AliceWalker• Born in 1944.• An American novelist, short story writer, poet, and political activist.• Her best works include The Color Purple.• She is the winner of the Pulitzer Prize (1983) and The National Book Award (1983)
Summary Mr. Sweet is a neighbor of the narrator, who is initially a little girlsummoned with the rest of her siblings whenever Mr. Sweet is threatening todie. The narrator describes how she and her brothers loved Mr. Sweet,despite the fact that he was an indifferent cotton farmer, a frequent drunk,and an inveterate smoker. Somehow the faults of the old man, including hisfalling-down bouts of drunkenness and his slovenly personal appearance, arenot impediments to the devotion he inspires or the affection for him on thepart of the narrator and her brothers. Each time the children are summoned, Mr. Sweet is reputed to be atdeaths door. "To hell with dying," the narrators father would say. "Thesechildren want Mr. Sweet!" Then the youngsters would leap on the man in bedand begin their miraculous revival. By turns tickling and kissing Mr. Sweet, theneighbor kids manage to revive him time after time. The narrator comes tohave faith in her unfailing ability to bring him back to life, and several timesthe children succeed when the local doctor had given up hope. Nearly two decades pass, and the narrator is in graduate school whenanother summons comes. She flies back to the rural South and hastens to thebedside of the old man, now over ninety. But this time, after a brief return toconsciousness, Mr. Sweet dies.(from http://litmed.med.nyu.edu/Annotation?action=view&annid=1240)
Point of ViewFirst person point of view. SettingIn the house of Mr. Sweet, in the American South,during the late 1950s.
ThemesLoveThe story is about the saving power of love and how it can be a very effectiveremedy to hopelessness and depression. Mr. Sweet’s failures in life, hisunfulfilled goals to become a doctor, a lawyer, or a sailor, and his failure to marrythe woman he loved seemed to overcome him and make him turn to the bottleas a refuge. Drinking, playing the guitar, and having fun with the children are hisonly consolation. The children, especially the narrator, succeed in giving him asense of self-satisfaction and worth. His frequent bouts of depression arefollowed by near-death episodes, from which he is magically rescued by thechildren. The father’s “to hell with dying. . . The children want Mr. Sweet,”followed by kissing and tickling from the children, works magic on him and he isrevived. On the other hand, Mr. Sweet manages to give the narrator a sense ofmerit; he makes her feel pretty and calls her “my princess.” Her academicsuccess is the result of the sense of self-worth that Mr. Sweet is able to fill herwith. He saves her as she has saved him many times before.RacismMr. Sweet grew up in a time period of racial segregation and protest. Mr. Sweetwas ambitious as a boy and wanted to be a doctor or lawyer or sailor, but he soondiscovers that he wouldn’t be able to achieve his goals because of his colour.Consequently, he turns to fishing and playing the guitar to prove himself.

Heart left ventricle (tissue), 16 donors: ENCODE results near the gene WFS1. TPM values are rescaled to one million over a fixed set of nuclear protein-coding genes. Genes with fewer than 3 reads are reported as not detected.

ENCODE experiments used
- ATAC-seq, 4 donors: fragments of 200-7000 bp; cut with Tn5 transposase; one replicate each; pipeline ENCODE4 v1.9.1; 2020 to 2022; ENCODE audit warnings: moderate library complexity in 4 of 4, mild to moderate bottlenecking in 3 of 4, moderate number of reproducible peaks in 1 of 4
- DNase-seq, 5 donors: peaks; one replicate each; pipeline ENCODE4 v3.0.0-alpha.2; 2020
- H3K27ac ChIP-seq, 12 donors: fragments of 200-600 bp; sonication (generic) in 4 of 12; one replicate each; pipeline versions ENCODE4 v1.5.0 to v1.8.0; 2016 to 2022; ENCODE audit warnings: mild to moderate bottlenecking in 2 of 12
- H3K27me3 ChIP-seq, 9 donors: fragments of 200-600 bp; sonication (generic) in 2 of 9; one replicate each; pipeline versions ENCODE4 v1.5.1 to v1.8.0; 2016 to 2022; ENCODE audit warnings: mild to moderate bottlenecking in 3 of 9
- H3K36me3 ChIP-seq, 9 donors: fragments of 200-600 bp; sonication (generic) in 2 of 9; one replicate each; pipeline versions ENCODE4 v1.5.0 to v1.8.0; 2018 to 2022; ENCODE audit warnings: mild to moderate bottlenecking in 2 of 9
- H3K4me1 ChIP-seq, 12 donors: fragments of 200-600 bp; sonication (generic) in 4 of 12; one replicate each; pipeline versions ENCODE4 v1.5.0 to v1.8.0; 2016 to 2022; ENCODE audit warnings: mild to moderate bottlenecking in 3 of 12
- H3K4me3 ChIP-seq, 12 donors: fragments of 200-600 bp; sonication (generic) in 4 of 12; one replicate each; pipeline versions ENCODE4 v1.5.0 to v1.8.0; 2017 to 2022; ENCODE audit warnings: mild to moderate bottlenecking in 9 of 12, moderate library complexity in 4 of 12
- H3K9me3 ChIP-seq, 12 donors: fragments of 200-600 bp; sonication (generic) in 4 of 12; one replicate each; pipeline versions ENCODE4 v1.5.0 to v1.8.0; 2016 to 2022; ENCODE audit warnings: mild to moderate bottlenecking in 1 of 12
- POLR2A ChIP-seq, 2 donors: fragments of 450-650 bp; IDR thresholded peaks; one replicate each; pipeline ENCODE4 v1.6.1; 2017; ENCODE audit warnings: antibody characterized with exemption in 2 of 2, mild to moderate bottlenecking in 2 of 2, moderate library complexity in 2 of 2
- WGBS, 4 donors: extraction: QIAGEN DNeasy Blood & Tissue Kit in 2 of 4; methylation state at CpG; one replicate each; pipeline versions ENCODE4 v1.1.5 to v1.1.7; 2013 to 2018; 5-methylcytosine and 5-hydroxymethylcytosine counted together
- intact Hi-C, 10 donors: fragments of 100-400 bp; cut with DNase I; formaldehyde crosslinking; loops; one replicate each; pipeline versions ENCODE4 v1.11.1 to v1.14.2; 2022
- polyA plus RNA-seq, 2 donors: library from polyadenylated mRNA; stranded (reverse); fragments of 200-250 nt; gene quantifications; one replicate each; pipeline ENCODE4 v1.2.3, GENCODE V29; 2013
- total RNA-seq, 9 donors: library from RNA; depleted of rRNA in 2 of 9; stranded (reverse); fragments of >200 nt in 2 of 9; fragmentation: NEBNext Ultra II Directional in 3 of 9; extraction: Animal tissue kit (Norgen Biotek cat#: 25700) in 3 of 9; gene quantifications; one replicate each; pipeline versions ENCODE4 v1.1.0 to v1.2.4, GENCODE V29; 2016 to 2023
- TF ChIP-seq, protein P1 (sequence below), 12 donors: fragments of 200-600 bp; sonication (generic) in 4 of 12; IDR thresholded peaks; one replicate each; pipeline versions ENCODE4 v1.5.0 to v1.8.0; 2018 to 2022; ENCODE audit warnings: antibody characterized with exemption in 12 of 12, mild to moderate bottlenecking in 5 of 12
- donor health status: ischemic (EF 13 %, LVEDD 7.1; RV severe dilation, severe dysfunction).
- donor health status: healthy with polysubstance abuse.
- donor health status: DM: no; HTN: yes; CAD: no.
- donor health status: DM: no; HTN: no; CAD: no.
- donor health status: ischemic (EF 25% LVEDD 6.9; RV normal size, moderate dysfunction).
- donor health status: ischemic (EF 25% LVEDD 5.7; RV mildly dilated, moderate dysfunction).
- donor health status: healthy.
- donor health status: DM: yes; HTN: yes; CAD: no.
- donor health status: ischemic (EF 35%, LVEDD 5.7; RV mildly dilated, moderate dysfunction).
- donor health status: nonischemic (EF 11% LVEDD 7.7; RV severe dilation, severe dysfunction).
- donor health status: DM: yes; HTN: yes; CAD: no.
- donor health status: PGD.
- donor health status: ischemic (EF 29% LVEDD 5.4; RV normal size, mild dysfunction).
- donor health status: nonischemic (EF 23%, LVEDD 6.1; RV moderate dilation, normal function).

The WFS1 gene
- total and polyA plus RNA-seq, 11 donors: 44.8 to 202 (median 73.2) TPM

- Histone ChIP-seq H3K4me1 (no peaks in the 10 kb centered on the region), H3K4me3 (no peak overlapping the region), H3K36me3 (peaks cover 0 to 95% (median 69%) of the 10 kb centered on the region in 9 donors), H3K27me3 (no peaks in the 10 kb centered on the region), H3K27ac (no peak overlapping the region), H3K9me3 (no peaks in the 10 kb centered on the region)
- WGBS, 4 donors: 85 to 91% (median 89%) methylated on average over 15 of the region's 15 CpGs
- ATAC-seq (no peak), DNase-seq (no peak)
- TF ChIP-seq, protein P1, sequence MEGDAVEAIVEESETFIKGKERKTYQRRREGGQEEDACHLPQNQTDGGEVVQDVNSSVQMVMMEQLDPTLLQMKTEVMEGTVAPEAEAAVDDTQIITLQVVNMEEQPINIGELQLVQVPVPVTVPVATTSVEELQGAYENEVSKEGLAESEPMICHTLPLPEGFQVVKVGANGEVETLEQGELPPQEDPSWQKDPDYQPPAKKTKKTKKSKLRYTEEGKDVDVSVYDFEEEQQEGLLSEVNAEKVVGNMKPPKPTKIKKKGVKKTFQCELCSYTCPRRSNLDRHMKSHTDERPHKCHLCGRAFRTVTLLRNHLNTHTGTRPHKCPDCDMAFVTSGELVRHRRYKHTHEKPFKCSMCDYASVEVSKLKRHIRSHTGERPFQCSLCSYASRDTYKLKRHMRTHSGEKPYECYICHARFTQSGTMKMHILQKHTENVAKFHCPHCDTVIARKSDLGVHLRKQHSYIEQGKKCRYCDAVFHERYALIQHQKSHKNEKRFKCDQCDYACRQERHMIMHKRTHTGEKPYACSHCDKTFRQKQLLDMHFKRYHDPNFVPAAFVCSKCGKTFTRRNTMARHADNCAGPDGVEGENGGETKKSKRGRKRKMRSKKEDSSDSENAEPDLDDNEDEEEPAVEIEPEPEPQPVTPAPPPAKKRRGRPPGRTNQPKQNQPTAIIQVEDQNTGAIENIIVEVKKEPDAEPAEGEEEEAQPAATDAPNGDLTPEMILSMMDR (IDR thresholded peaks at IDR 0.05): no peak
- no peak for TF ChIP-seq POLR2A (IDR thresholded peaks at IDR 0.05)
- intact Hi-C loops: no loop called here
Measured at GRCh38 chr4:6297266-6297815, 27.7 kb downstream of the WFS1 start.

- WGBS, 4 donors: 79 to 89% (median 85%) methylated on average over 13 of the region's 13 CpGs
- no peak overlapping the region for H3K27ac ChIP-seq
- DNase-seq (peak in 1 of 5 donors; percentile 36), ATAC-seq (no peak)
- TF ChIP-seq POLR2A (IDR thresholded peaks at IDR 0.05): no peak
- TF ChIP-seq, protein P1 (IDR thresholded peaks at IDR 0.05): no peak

EscapismSome people who fail in facing life challenges tendto find solace in various things. Mr. Sweet burieshis failures in wine and the guitar. Moreimportantly, his deathbed scenes are another formof his escapism. Unconsciously, he chooses to dieand run away from his problems. His bonding withthe children is his only link with life.
Characters Mr. Sweet Little is the main character. Because ofhis failures in life, his inability to choose the career heliked and his inability to marry the woman he loved,he tends to escape from life. In playing the guitar, heescapes from life into art. In the songs he plays, heexpresses his dissatisfaction with reality. His deathepisodes are more notable examples of his escapefrom life. The children’s expression of love and thefather’s “to hell with dying,” and “the children wantMr. Sweet” show him that he is still wanted and lovedand that his life mattered, and this succeeds in savinghim from death. His bond with the children and theiraffections for him are his lifebelt.
Symbolism The guitar is a symbol of creativity. Playingthe guitar compensates Mr. Sweet for his failurein becoming what he wanted. Leaving theguitar for the narrator is a symbol of passing thegift of creativity to her. This a reference toWalker’s success as a writer. The guitar can also be a symbol of Mr.Sweet’s escaping from life into art.